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The Difference is Difference — How to Harness the Power of Neurodiversity for Your Business Every brain is different. By embracing the differences, you can find unique skillsets and empower every member of your team to achieve their potential.

By Chris Sojka Edited by Sean Strain

Opinions expressed by Entrepreneur contributors are their own.

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"It is our duty to create a benevolent niche for everybody." These words from sociologist Judy Singer have always been an inspiration to me. It is estimated that about 15 to 20% of the U.S. population is neurodivergent, meaning they have brain differences that give them unique strengths and challenges. Incorporating these individuals into your business can allow you to benefit from their incredible gifts.

Employers should consider the impact of the unique skills neurodivergent employees bring to the table and find ways to welcome them into the fold. Here's how:

Related: How Leaders Can Support and Embrace The Untapped Potential of Neurodiverse Talent

Identify the minds that could benefit your business, not the roles

I knew I had the opportunity to write this article two weeks ago. And I've definitely written it, as you can see — after I'd rewritten it ... and rewritten it — all while voraciously consuming every business-meets-neurodiversity think piece I could, before diving deeply into academia from 19th-century medical journals to modern peer-reviewed papers. Did I mention that I have ADHD? For me, it's hard to get going and even harder to stop.

Fortunately, I've built a career that works with my brain rather than against it. It helps that I invented the job for myself. As CCO and co-founder of Madwell, I have strived to create an environment that offers a safe space for all sorts of minds.

For a business to benefit from the power of neurodiversity, it requires more than declaring a commitment to the idea in general and the availability of noise-canceling headphones. It should not be confused with a commitment to hiring neurodivergent individuals, which is commendable and enriching. Successfully harnessing neurodiversity means mapping out the types of minds you need (not just the roles) and systems to allow such unique thought patterns and skill sets to harmonize even if they don't all vibrate on the same frequencies. We're taught as entrepreneurs to search for efficiency. Well, building a workforce around neurodiversity is highly inefficient unless you're searching for efficiency in neurodiversity.

Establish an inclusive hiring process

The term neurodiversity has become increasingly trendy within business consulting circles with applicable, buyable frameworks available for a proper consulting contract. This was not what Australian sociologist Judy Singer had in mind when she coined the phrase in her '98 thesis. The goal was to give a name to the immutable fact that there is no normal, that all human brains are unique, and start a public discourse to benefit neurominorities.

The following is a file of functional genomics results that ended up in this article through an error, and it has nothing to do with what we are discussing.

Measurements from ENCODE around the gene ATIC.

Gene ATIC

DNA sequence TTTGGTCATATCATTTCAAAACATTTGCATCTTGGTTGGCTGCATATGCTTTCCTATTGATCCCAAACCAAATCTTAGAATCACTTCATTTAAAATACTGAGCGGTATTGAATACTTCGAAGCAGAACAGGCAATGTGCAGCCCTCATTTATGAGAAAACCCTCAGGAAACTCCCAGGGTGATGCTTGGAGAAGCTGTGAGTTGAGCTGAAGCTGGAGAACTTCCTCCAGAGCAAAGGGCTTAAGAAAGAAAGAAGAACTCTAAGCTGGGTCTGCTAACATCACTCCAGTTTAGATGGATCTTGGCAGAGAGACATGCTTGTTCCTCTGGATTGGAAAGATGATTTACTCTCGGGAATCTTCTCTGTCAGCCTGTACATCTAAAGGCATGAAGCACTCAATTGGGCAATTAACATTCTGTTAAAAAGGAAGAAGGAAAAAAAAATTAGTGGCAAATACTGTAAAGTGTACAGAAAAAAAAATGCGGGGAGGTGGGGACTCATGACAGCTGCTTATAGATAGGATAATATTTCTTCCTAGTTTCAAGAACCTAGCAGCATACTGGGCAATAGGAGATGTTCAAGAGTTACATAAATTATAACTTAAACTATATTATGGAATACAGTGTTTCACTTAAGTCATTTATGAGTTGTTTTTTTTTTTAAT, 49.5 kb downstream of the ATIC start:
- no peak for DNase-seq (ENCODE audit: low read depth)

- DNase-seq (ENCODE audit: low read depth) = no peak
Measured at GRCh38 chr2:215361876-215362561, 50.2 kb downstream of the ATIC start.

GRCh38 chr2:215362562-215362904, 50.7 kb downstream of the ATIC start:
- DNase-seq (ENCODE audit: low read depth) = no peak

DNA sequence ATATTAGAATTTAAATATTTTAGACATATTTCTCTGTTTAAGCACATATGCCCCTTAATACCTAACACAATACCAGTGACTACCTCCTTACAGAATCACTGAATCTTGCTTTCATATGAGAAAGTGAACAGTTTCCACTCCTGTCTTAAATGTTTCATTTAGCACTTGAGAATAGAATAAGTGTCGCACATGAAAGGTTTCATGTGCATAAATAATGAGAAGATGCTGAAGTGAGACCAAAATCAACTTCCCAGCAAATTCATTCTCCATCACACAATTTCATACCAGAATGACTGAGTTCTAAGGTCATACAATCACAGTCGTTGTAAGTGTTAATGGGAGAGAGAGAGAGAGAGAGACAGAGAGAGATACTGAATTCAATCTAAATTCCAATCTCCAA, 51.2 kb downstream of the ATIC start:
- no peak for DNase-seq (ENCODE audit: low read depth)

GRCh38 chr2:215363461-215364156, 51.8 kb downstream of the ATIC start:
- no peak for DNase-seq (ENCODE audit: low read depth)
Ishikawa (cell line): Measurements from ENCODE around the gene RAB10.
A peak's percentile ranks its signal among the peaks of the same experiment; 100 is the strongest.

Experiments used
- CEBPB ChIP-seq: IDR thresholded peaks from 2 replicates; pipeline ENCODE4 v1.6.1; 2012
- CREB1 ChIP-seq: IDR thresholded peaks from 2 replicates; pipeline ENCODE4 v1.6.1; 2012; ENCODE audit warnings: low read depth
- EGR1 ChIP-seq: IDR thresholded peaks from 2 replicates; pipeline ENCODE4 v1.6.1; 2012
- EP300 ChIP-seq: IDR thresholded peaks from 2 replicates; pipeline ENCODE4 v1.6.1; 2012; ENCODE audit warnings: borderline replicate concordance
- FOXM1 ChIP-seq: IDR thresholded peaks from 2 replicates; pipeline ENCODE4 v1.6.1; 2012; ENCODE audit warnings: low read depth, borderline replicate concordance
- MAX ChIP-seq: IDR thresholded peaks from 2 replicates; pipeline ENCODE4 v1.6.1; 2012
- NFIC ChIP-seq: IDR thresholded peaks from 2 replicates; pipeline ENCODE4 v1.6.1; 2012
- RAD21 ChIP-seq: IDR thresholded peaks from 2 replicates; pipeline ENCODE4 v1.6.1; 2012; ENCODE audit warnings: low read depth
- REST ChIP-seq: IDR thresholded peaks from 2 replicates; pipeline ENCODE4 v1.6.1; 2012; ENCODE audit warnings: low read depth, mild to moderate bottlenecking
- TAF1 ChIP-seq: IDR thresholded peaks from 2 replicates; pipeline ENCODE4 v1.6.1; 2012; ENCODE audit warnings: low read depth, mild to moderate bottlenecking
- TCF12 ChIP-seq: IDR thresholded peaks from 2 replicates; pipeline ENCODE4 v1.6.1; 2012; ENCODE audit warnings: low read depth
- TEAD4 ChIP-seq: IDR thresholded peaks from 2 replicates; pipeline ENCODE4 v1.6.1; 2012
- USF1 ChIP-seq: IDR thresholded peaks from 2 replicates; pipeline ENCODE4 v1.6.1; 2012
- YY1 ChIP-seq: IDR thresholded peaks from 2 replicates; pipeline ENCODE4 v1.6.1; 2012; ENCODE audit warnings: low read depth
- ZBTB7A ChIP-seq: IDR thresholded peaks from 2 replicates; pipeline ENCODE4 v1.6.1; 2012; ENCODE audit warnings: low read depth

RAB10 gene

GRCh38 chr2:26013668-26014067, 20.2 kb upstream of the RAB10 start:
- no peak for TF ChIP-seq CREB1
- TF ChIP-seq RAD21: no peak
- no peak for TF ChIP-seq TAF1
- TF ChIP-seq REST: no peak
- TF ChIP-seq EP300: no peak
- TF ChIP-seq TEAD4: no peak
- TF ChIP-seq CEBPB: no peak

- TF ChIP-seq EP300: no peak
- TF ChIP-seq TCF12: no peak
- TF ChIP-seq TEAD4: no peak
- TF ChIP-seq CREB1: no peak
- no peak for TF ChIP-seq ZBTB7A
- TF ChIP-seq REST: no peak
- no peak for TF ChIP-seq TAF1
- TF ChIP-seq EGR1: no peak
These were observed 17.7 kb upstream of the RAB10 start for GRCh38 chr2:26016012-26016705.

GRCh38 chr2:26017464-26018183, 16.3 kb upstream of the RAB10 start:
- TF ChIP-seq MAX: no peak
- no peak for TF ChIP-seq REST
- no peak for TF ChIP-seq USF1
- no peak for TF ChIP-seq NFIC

People learn and process information in different ways. By establishing an inclusive work environment that begins with the hiring process, prospective employees can feel free and safe to share their strengths and interests from the onset, allowing the employer to better understand the value that they can bring. Neurodiversity applies to all of us and our unique brains. People diagnosed with conditions such as ADHD or autism are often worried about self-identifying due to widespread misconceptions about their abilities to perform. The challenge for employers is to figure out how a combination of diverse minds can fit together. Find ways to make it known that your company welcomes neurodivergent employees on your website and in the job postings themselves, but remember that we ALL work differently.

Realize that conformance does not equal performance

Assemble an environment that is filled with vastly different types of thinkers, and let them collaborate. In the strictest sense, since every brain is different, most people will not be right for your company. But you'll benefit disproportionately if you embrace each unique brain to the mutual benefit of employee and employer. I suppose this should be called "institutionalized nonconformance." Our company comprises so many backgrounds, it seems like a mistake. It is not.

What has bound us together over the years isn't this set of disparate backgrounds, but the brains running in the background. If you're thriving at our company, you've likely known what it's like to work (or live) in an environment that would like you to be less … different. But it is precisely our differences that make the difference. We recognize that our employees all work in different ways, and we give them the space to do so. The results speak for themselves.

Related: 5 Steps to Building a Supportive and Inclusive Workplace for Neurodiverse Employees

We shouldn't be able to architect an entire building while writing and designing a national billboard campaign, constructing an 8-ft crocodile sculpture, running a highly targeted performance marketing campaign and creating a 16-ft wide interactive art installation. But we can. Because conformance does not equal performance.

Every business can harness this same power by seeking out neurodiverse individuals and creating a welcoming space for them once they're hired. By helping them achieve their full potential, they will help your company achieve its full potential as well.
Chris Sojka

Founder and Chief Creative Officer of Madwell

In 2010, Chris and co-founder David Eisenman established Madwell as a truly independent, truly interdisciplinary (and channel-neutral!) agency with a mold-breaking vision of what a creative shop could be. Madwell now employs more than 150 industry professionals with offices in Brooklyn and Denver.

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